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ASN Wikibase Occurrence # 53860
Last updated: 4 January 2021
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Time:13:07 LT
Type:Bristol Blenheim Mk IV
Owner/operator:82 (United Provinces) Squadron Royal Air Force (82 (United Provinces) Sqn RAF)
Registration: R3619
C/n / msn: UX-T
Fatalities:Fatalities: 1 / Occupants: 3
Aircraft damage: Written off (damaged beyond repair)
Location:De Waard Farm, Cocksdorp, Texel, West Frisian Islands -   Netherlands
Phase: Combat
Departure airport:RAF Watton, Norfolk
Destination airport:
Bristol Blenheim R3619 ("UX-T") from 82 Squadron based at RAF Watton took off just before noon with its three man crew on the 29th July 1940 to bomb Hansestadt, Bremen, in Germany. Because it was a cloudless day, this lone aircraft was very visible and it was decided that the original plan be scrapped and a closer target of opportunity, Leeuwarden Airfield, was chosen. This turned out to be like sticking your hand into a hornets nest.

After they bombed the target from 2,000 feet (700 metres) there was an immediate scramble of Luftwaffe fighters taking off in high speed pursuit. Before the Blenheim reached the coast and its cloud-cover they were under attack by Bf-109Es of unit II./JG.27 who had only been stationed at Leeuwarden since 12th July that year. In the first attackers' gunfire their wireless operator/gunner Sergeant Keith MacPherson was killed.

The pilot, Flight Lt Keighley did not realise that he himself had sustained leg and other injuries and was wrestling with the controls and thinking they might make it home when suddenly they lost one of their propellers. To avoid ditching in the sea he turned the aircraft towards the Dutch coast. Bill Keighley fortunately made a successful wheels-up landing at the De Waard family's farm at Cocksdorp, on the West Frisian island of Texel. It was only then that he was aware of their dead crew-mate and his own wounds.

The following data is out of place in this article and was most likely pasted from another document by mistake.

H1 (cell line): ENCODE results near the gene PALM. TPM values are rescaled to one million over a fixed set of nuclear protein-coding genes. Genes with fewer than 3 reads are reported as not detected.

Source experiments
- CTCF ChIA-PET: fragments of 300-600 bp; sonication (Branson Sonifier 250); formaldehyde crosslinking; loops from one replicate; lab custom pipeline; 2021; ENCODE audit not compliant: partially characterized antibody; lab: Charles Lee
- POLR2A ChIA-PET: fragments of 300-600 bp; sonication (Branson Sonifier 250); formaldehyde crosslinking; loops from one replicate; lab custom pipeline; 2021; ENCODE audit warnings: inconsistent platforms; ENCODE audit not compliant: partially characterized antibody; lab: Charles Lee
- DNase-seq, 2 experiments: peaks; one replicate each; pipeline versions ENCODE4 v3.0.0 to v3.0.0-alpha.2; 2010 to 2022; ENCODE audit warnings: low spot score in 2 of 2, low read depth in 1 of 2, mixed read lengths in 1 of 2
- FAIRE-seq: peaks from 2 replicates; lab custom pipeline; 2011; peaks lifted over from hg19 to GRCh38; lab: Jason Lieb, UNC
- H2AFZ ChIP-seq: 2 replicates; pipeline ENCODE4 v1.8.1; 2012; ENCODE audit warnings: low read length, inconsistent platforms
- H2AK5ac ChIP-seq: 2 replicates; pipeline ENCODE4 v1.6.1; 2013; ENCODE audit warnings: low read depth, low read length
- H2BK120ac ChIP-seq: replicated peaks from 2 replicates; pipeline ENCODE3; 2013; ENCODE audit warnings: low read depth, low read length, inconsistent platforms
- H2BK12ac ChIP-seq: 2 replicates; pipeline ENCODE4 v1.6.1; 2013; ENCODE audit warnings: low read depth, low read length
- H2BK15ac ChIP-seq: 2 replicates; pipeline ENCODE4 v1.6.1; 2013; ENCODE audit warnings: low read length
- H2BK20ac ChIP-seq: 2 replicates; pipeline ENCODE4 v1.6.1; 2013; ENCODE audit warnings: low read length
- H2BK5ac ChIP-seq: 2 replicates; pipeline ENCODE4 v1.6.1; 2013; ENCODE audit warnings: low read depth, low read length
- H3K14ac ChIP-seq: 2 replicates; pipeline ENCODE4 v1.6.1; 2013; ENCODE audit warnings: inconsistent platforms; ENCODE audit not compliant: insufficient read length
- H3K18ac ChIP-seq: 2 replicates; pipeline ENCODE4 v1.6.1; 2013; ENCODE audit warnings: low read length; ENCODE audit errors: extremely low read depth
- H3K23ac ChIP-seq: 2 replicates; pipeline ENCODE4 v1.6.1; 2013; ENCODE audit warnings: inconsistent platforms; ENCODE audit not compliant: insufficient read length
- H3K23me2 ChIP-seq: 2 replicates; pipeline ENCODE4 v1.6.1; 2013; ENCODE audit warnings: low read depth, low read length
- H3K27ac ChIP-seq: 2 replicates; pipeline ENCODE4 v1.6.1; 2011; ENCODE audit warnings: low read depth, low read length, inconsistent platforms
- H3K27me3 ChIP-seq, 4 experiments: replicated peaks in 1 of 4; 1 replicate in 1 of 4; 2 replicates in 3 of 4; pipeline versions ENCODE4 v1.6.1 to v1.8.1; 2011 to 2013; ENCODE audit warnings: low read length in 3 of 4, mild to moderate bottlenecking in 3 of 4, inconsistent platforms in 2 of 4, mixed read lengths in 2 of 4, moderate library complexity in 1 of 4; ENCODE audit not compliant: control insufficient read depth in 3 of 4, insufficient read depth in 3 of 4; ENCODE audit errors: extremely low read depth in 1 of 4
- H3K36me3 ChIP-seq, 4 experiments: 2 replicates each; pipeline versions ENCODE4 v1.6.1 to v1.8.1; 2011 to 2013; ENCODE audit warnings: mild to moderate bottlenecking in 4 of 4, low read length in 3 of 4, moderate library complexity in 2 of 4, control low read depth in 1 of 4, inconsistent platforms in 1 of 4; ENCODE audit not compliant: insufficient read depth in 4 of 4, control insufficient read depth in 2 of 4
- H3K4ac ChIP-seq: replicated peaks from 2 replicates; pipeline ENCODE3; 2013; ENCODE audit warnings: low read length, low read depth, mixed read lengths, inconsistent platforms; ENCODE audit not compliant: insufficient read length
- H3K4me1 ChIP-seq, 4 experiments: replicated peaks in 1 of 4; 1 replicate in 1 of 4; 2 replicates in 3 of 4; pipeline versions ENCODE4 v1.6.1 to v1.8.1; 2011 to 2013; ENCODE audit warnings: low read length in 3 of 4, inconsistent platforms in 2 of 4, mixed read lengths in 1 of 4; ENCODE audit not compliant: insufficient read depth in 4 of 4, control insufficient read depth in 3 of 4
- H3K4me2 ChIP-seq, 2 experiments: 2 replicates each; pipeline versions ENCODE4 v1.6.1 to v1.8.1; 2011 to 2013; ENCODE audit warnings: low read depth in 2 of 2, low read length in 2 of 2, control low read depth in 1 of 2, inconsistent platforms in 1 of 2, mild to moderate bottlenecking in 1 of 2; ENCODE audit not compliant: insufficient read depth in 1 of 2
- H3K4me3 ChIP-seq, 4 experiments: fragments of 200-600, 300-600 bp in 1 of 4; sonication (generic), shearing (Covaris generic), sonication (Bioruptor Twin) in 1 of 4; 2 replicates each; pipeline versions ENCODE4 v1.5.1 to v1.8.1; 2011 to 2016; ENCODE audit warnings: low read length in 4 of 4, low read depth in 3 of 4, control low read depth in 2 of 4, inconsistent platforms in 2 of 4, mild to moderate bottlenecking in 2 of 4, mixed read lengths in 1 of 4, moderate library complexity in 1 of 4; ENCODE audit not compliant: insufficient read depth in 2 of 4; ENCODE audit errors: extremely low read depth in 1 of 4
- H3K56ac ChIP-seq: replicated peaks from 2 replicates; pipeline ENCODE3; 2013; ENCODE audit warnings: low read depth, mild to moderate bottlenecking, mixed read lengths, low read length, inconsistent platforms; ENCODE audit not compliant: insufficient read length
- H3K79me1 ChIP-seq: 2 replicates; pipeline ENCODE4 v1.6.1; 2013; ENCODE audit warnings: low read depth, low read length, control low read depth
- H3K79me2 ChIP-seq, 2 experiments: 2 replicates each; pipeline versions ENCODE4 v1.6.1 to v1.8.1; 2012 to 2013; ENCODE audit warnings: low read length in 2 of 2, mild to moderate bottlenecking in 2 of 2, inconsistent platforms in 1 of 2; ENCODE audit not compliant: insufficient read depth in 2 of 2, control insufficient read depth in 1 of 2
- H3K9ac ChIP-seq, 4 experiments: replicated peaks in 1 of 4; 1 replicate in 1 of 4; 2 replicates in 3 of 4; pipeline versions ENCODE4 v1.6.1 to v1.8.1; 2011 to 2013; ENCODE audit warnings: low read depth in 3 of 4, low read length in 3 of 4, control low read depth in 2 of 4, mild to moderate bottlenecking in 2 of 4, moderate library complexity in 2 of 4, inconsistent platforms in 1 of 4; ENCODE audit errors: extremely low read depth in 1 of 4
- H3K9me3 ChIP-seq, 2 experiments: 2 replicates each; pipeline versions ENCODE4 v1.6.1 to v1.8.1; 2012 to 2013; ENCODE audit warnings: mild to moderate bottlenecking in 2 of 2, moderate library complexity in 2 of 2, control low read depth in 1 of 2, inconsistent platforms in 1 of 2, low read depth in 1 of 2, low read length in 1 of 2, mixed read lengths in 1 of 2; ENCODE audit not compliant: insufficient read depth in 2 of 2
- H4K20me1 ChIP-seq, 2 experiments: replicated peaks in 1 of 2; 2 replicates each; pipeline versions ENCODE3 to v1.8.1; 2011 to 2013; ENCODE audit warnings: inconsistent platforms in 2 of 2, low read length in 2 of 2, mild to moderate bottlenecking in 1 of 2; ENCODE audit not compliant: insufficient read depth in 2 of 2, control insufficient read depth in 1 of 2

After he and his Observer, John Parsons, were captured Flight Lt Keighley was hospitalized and it was six weeks before he was fit enough to be sent on to a POW camp.

His remaining war years were spent at Camps 9AH/L3 (Sagan in former German Lower Silesia (now Poland) and Sgt John William Hammond Parsons to camps L1/L6/357 at Fallingbostel and Niedersachsen in North Germany. Their crewmate Sgt Keith Dalroy MacPherson was buried with full German military honours at Den Burg, Texel on 30th July 1940.

Two different pilots have been named for the destruction of the Blenheim. One was Lt Hans Bosch and the other Lt Herbert Kargel. Another record shows the victor to be Fw W Petermann but that has both the date and the RAF squadron wrong.


1. National Archives (PRO Kew) File AIR 81/1227:


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Revision history:

17-Dec-2008 11:45 ASN archive Added
15-May-2019 23:17 Dr. John Smith Updated [Time, Cn, Operator, Total fatalities, Total occupants, Other fatalities, Location, Phase, Departure airport, Source, Embed code, Narrative]
16-May-2019 09:42 stehlik49 Updated [Operator, Embed code]
23-Jul-2019 15:09 TigerTimon Updated [Time, Other fatalities, Source]
17-Sep-2019 15:50 Nepa Updated [Operator, Operator]

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